1. BIOS gets executed and initializes the low-level system hardware
  2. You select your CD drive as a boot device by hitting a well-known (for your BIOS, anyway) key
  3. BIOS loads a a couple of sectors from the LiveCD (more on how it works here) and starts executing that code
  4. The code happens to be GRUB and the first thing it does is it loads /boot/grub/menu.lst and presents you with a set of options of what to boot
  5. Each option corresponds to a section in the /boot/grub/menu.lst that looks like this:
           title OpenSolaris 2008.05
               kernel$ /platform/i86pc/kernel/$ISADIR/unix
               module /boot/x86.microroot
    and selecting it makes GRUB execute commands: kernel$, module and finally boot. There's no magic. In fact, instead of selecting an item from the menu you can press 'c', get to the GRUB shell and manually enter the same commands
  6. kernel$ places the content of the file under /platform/... into the well-known memory location and module does the same for /boot/x86.microroot. That's why these two files are important to us. Although the later much more so than the former
  7. boot (either implicit or explicit) starts executing the kernel
The /boot/x86.microroot is, to some extent, our gift to the kernel. It is our way of matching the kernel with the "user land" counterpart thus creating an image of the Operating System. In short, /boot/x86.microroot usually holds an image of a filesystem that gets mounted as the root (/). Lets take a look at what OpenSolaris has decided to put inside the /boot/x86.microroot: $ file /mnt/boot/x86.microroot /mnt/boot/x86.microroot: gzip compressed data - deflate method $ gzip -dc < /mnt/boot/x86.microroot > /tmp/image $ file /tmp/image /tmp/image: Unix Fast File system (little-endian), last mounted on /export/home/indiana/proto/boot, last written at Sat Apr 26 19:21:20 2008, clean flag 1, number of blocks 181800, number of data blocks 170535, number of cylinder groups 38, block size 8192, fragment size 1024, minimum percentage of free blocks 0, rotational delay 0ms, disk rotational speed 120rps, TIME optimization Nice! Not only does the output tell us what filesystem it is (UFS) but it also suggests that the Indiana team was on a rather short schedule (this FS was last mounted on 26 of Apr 2008 which gave them about a week for the production cycle) and they were working night shifts (19:21:20) on weekends (26th happens to be Saturday). Way to go!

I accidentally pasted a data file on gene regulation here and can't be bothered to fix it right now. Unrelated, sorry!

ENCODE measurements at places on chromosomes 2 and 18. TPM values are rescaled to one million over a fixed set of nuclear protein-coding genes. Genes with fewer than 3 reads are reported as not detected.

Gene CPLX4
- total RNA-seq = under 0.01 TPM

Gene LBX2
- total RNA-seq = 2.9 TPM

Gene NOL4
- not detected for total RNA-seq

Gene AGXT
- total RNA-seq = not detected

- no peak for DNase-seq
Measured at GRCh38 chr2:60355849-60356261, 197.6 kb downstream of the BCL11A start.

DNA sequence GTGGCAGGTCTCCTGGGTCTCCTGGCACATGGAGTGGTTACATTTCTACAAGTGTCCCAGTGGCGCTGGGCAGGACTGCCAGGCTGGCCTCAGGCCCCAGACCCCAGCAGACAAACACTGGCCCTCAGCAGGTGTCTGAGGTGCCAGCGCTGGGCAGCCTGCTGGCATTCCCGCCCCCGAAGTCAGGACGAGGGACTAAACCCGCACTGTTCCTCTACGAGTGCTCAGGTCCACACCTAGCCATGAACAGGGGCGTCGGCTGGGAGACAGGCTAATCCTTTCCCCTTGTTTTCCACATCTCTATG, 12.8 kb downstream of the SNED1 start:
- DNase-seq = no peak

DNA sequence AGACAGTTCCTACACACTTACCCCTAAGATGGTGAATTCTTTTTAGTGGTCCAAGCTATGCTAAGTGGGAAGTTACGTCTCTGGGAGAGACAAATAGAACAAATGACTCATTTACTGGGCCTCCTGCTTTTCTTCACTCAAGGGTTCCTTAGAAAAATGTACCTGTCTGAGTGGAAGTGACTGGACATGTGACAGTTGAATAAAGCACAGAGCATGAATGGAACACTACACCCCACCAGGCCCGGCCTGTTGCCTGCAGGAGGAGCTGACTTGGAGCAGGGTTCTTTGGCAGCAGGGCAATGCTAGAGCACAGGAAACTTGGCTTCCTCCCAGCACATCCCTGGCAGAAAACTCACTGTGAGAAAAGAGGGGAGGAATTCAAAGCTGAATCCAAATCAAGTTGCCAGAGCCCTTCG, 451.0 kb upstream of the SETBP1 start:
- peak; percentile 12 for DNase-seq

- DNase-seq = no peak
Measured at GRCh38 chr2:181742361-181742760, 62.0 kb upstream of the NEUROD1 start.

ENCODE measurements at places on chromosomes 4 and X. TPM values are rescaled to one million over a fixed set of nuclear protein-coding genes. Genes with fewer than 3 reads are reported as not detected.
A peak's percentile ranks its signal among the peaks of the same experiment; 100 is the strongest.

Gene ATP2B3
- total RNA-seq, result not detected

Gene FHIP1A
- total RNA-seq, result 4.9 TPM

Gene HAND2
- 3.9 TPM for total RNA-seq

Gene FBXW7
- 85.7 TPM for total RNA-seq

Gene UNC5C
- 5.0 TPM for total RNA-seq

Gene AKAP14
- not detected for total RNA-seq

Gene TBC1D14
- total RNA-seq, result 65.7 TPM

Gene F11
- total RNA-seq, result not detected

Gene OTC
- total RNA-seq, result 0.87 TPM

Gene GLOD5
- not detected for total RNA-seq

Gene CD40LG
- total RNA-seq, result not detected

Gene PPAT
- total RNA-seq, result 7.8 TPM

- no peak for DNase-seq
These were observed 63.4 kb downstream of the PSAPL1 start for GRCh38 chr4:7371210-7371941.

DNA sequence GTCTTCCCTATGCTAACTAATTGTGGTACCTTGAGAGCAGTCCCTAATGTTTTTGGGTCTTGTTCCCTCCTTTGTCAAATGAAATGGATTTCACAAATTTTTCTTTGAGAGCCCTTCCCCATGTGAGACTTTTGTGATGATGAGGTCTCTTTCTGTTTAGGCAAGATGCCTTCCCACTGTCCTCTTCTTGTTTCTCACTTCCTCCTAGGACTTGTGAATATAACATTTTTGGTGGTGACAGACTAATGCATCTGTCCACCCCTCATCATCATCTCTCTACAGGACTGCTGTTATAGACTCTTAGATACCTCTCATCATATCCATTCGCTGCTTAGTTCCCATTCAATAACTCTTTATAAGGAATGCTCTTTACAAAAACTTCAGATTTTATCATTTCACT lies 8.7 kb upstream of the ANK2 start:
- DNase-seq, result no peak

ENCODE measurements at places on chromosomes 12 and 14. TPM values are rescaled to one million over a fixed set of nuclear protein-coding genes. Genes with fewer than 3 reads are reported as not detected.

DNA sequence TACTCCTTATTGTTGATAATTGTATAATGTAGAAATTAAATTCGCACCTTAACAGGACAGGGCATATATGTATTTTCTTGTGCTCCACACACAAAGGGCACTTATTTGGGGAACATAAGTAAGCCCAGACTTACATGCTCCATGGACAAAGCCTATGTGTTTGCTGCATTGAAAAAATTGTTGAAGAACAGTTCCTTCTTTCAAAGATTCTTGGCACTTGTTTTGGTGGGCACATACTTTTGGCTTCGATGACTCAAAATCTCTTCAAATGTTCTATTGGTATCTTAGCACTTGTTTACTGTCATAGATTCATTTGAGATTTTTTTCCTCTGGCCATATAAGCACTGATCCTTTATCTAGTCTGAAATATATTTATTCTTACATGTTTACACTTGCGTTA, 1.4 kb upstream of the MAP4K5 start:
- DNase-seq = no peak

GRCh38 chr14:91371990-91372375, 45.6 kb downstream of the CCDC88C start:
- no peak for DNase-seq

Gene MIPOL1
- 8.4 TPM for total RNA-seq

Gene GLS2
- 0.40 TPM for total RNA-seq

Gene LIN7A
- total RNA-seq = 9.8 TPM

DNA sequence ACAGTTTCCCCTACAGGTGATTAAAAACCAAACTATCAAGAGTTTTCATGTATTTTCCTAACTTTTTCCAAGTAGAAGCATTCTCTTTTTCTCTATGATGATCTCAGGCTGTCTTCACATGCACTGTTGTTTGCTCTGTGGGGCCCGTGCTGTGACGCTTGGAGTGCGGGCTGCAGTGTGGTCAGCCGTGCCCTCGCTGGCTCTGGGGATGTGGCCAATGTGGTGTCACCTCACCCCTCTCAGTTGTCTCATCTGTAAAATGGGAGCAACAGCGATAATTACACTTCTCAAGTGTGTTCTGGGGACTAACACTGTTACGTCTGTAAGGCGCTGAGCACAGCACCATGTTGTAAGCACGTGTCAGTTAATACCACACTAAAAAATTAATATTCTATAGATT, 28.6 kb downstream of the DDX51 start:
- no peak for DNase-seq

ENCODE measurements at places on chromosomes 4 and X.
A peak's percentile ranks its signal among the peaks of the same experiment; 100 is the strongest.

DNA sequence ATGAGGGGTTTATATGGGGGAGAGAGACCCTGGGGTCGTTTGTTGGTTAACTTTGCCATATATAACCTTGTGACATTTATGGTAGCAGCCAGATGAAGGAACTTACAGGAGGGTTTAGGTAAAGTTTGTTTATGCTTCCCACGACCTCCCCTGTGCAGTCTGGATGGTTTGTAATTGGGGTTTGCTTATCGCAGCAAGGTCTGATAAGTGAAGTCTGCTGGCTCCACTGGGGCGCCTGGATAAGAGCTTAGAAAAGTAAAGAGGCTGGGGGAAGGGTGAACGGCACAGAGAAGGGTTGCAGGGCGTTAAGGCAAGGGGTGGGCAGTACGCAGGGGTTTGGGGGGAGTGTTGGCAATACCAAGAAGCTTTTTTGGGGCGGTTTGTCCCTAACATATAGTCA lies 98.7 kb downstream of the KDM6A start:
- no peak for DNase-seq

Now, the UFS filesystem is still a bit obscure (although it has been used as the default FS in Solaris for ages) but it seems that the latest versions of Linux kernel have no troubles mounting it natively. This is great -- it makes it much easier to browse through the files there and understand what happens once the kernel is up and running and /boot/x86.microroot is mounted as a root filesystem. As any UNIX 101 will tell you the first process that gets created is /sbin/init. It used to be controlled by the content of /etc/inittab, but these days the real work happens elsewhere. On Linux, scripts specified under /etc/rc.d/ are the place to look. In fact, we used to have the same mechanism on older versions of Solaris as well, but at some point it was decided that in order for the OS to be accepted by the Web2.0 generation it just has to have a pinch of XML here and there. The
SMF was born with actual scripts migrating to /lib/svc/method/, /lib/svc/bin/svc.startd being the headman for them and the rest of the architecture intoxicated by sqllite and XML being too scary to be describe here. What matter for us, though, is that once the control is passed to the Solaris kernel for the first time the following sequence unfolds:
  1. kernel mounts the content of the module as its root filesystem
  2. kernel starts executing /sbin/init
  3. /sbin/init consults /etc/inittab and starts executing /lib/svc/bin/svc.startd
  4. /lib/svc/bin/svc.startd executes a bunch of scripts from /lib/svc/method